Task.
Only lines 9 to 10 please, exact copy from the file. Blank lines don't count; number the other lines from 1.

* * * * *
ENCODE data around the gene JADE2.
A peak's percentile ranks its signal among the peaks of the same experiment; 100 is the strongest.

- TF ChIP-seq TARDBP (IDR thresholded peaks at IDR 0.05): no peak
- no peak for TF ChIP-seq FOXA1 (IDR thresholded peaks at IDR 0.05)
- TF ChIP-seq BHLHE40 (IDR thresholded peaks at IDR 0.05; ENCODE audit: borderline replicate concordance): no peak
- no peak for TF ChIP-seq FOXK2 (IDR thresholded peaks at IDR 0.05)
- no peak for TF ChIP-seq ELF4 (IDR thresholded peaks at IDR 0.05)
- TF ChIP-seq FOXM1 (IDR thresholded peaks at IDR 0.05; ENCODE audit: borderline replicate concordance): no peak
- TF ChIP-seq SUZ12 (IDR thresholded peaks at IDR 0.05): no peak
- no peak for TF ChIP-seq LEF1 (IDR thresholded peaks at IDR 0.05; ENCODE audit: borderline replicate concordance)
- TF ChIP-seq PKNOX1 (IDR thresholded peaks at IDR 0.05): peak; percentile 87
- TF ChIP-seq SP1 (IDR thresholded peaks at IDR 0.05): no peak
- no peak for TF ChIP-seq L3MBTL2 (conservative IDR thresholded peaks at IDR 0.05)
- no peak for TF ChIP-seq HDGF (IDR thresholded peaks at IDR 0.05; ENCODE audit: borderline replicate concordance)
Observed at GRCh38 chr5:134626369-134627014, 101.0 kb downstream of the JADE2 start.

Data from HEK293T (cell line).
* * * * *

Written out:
- TF ChIP-seq SUZ12 (IDR thresholded peaks at IDR 0.05): no peak
- no peak for TF ChIP-seq LEF1 (IDR thresholded peaks at IDR 0.05; ENCODE audit: borderline replicate concordance)